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Meet My Characters: William & Mary

William III at the Battle of the Boyne by Jan Wyck. © Government Art Collection

My Facebook friend, Francine Howarth invited me to partake in the fun of a blog/tag, which entails a questionnaire for a WIP (work in progress). The instigator of the on-going blog/tag is Debra Browne. Please have a look at the websites of my fellow invitees: Alison Stuart, Anna Belfrage.  Questionnaire: 1) What is the name of your character? Is he/she fictional or… Read on

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“New Worlds”: A Biased Look at the 1680s

New Worlds Title

Many of you know that I was eagerly anticipating this programme ever since I heard about it. I am always so pleased when filmmakers decide to set a story in the 17th-century. The more programmes and films that are made about this time period will make it as popular as the Tudors are. I thought The Devil’s Whore… Read on

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17th-Century Book Club Launch!

The Country Wife

This week, The Seventeenth Century Lady saw our Twitter page reach 2,600 followers and our Facebook page reached 800 likes. So, I was thinking…there sure are a lot of us now who love the 17th-century, so why don’t we get a bit more interactive? I’m hoping to turn Bawdy House Banter into a thriving forum, and when my… Read on

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The Serpent’s Kiss: Review

The Serpent's Kiss DVD menu

I bought a copy of The Serpent’s Kiss on my most recent trip to Blackpool on Tuesday. I remember watching it when I was a teenager back in 2002 (and in full Ewan McGregor crush phase). It is very similar to The Draughtsman’s Contract, which is not my favourite film because I found it too weird. This, however, is… Read on

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Aston Hall, Birmingham

Aston Hall. Instagram picture by Andrea Zuvich

On Friday I had the great honour of visiting the gorgeous, great Jacobean house, Aston Hall. What is Aston Hall, and why is it important? Well, let’s start off with the introduction from the official guide book, shall we? Aston Hall is a magnificent Grade I Listed Jacobean mansion sitting in a Grade II Listed Park…Constructed between 1618… Read on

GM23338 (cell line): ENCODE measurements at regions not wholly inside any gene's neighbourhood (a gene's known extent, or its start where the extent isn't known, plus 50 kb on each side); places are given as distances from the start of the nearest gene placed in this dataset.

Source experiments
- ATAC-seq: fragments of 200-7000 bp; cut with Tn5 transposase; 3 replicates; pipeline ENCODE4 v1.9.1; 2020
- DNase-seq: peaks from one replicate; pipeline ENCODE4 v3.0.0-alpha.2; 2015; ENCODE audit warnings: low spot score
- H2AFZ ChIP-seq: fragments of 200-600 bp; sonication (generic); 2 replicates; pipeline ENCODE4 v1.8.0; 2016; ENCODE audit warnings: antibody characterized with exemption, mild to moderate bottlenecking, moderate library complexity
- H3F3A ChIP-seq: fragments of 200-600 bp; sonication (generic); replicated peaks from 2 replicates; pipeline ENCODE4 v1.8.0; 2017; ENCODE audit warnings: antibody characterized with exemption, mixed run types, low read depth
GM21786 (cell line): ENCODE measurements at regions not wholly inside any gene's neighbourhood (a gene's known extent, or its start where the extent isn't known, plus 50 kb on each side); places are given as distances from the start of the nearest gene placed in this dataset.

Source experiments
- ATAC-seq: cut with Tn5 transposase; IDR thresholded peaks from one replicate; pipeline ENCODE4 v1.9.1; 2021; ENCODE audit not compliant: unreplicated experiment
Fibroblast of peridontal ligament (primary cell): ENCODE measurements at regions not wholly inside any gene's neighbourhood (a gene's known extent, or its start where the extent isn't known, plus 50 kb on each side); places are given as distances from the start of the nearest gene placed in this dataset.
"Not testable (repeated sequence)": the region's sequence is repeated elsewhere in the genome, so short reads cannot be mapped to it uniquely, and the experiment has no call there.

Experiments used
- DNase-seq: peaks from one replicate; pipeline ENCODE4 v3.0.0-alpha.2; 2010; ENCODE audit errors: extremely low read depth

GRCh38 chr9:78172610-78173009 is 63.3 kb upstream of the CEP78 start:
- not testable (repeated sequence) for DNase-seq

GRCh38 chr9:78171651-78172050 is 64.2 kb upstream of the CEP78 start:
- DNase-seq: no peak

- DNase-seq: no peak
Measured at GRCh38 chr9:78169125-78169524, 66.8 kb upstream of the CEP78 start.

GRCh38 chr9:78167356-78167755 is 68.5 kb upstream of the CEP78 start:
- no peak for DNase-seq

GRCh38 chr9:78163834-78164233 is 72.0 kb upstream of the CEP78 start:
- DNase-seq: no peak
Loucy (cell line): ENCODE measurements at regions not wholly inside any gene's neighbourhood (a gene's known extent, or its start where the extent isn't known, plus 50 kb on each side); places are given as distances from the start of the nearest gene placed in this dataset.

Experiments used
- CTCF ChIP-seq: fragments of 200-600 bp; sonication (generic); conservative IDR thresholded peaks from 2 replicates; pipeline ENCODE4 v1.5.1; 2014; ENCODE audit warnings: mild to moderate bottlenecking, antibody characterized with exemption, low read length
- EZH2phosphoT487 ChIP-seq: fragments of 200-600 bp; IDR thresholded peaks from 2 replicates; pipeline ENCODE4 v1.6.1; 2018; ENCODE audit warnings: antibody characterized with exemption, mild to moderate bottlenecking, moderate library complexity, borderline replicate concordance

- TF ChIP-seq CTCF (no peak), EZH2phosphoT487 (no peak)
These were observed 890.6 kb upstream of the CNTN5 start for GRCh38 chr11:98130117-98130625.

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The Importance of Library Etiquette

Books

I’m sad that I even need to write on this topic, but I feel I must. Ask any of my closest friends, and they will tell you I am a very patient, ‘long-suffering’ person, so if I am compelled to speak out about something it is only because I’ve been pushed too far. As a person who spends… Read on

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Blakesley Hall, Birmingham

Blakesley Hall, Photo: Andrea Zuvich

I had a glorious trip to the lovely Blakesley Hall yesterday and I had a truly spiffing time. The sun was out, it wasn’t raining or blowing a gale, so I was well pleased. I was, as some of you know from my tweets, quite disappointed to discover that most historic houses here in the Birmingham area are… Read on

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Newton and the Counterfeiter: Review

Newton & Counterfeiter

I came across this book by chance in a Waterstones bookshop in Blackpool late last month, and I was so taken by the opening page (which is what I always read before deciding upon a book. I don’t care about a book cover or the blurb – I like to decide for myself with the writing itself), that… Read on

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Francis Bacon

Bacon

One of my favourite essayists is Francis Bacon (1561–1626), & it irritates me to no end that people think I’m referring to the weird modern artist (1909–1992) when I’m talking about him. The artist is now, and I think lamentably, more popular than the first famous Francis Bacon; and so my aim with this article is to make you… Read on

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The Musketeers: Review

The Musketeers Title

Last night, the BBC premiered the newest film adaptation of Alexandre Dumas’s historical fiction, The Three Musketeers. If you are a fan of the book, please don’t expect the plot of this version to follow that, as it is substantially different. It began well, as everyone looked pretty filthy (kudos to the crew) and we first see the… Read on

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The Flea: One’s Constant Companion

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I’m not being funny. Fleas had a notoriously important impact on life in the 17th-century (hello, Great Plague!) and many deaths stemmed from their parasitic habits. I remember at Paleis Het Loo in The Netherlands, the audio guide stated that fleas and lice were a problem for everyone, regardless of their place in society. I already knew this, but it… Read on